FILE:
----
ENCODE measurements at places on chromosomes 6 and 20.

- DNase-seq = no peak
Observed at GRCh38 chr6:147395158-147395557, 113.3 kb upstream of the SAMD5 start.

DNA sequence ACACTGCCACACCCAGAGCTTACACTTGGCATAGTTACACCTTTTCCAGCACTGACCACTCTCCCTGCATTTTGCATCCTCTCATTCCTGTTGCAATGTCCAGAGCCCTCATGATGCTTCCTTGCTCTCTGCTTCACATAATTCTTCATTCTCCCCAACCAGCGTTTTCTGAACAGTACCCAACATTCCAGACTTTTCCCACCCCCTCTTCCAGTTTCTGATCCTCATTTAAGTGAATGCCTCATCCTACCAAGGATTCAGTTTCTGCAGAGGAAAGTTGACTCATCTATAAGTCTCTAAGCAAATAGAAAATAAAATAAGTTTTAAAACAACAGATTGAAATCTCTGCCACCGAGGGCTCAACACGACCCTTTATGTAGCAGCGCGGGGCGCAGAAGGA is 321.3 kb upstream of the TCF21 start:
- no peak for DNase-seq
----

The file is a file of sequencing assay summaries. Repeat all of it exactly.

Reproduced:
ENCODE measurements at places on chromosomes 6 and 20.

- DNase-seq = no peak
Observed at GRCh38 chr6:147395158-147395557, 113.3 kb upstream of the SAMD5 start.

DNA sequence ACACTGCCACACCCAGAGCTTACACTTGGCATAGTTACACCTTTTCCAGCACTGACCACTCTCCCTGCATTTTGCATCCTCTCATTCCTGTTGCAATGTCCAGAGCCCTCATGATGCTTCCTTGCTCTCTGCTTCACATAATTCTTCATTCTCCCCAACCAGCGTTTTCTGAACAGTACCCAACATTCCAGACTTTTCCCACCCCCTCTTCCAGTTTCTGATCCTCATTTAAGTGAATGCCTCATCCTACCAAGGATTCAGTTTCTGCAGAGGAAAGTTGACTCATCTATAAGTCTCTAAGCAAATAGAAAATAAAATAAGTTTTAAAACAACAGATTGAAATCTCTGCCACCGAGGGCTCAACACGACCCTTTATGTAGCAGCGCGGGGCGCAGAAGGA is 321.3 kb upstream of the TCF21 start:
- no peak for DNase-seq